Did you get the literary source? It is Yuri Tynyanov’s story Подпоручик КижеLiuetenant Kije‘) once blamed for its grotesque and unrealistic subject.


Many popular folk songs and romances in Russia are relatively young and date back to the late XIX century or early XX century. That they are often billed as ‘folk songs’ is often due to the fact that people do not want to look for their roots. Sometimes the authors of the songs are being hushed up on censure or ideological reasons, cf. here for Yakov F. Prigozhij’s (1840-1920) songs and arrangements: http://kkre-11.narod.ru/prigozii.htm 

In Russian verse, full rhymes and triple meters are a dead-sure sign for a literary loan, that is for a fake folk character. But the fake can also be assimilated if you like the content or form: in this case, free variation is attested. Some of the later variants of this Nikolay Ogarev text decompose it and to give it a more traditional folk character, whereas some other variants try to  make the sung text more convenient; http://a-pesni.golosa.info/popular20/arestant.htm

To an even greater degree this holds for Dmitry Sadovnikov‘s romance Po posadu gorodskomu. It is a fiction, knocked off from folk tales collected by Sadovnikov – who had both been a poet and a folklorist. Aljona’s name, though not the image, is borrowed from the Stepan Razin’s tradition. http://a-pesni.golosa.info/popular20/poposadu.htm

This is not a battle story, but a love story – very similar to ‘pirate romance’ or ‘viking romance’ from other ages. A step back towards the assumed oral root of a literary fiction, is http://a-pesni.golosa.info/kazaki/semirek/mimosadu.htm. A step forward  to a smooth and naughty city ballad  without bloodshed and manslaughter is the variant sung by the great singer Ivan Skobtsov (1900-1983: here Razin is walking not along the posad (town) but through the sad (gardens), instead of  чу! сквозь сон ‘hark! Through the dream’ the singer is uttering  чуть сквозь сон ‘just through the dream’ and so forth.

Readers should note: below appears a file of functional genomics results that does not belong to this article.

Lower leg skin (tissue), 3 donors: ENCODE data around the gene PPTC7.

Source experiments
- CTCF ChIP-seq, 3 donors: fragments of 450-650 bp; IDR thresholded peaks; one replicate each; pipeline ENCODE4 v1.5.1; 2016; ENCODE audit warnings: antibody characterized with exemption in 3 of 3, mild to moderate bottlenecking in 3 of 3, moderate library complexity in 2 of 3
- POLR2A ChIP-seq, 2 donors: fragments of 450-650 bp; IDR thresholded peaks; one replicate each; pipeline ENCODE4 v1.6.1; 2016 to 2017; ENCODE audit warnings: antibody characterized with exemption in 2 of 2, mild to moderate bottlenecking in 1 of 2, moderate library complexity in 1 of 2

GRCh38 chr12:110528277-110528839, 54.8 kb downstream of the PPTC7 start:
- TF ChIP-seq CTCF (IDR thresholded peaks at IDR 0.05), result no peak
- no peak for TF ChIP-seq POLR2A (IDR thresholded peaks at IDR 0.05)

Finally, a story from our day. A contemporary bard, Mr. Leonid Sergeev, who accidentally, just as Sadovnikov, is a trained philologist and collector of folk lore wrote a smart retrosong called Колоколенка ‘Bellfry Dear’ about the WWII. The song became popular andpeople who learned it were amazed to learn that it could have a real author of flesh. Try this link with Sergeev‘s own comment on his website: http://www.leonid-sergeev.ru/Pesni/kolokolenka.html

I first heard Bellfry Dear on the radio sung by some actor – the author was of course not mentioned: I discovered that the song is not anonymous only by chance – I wished to check its text and googled колоколенка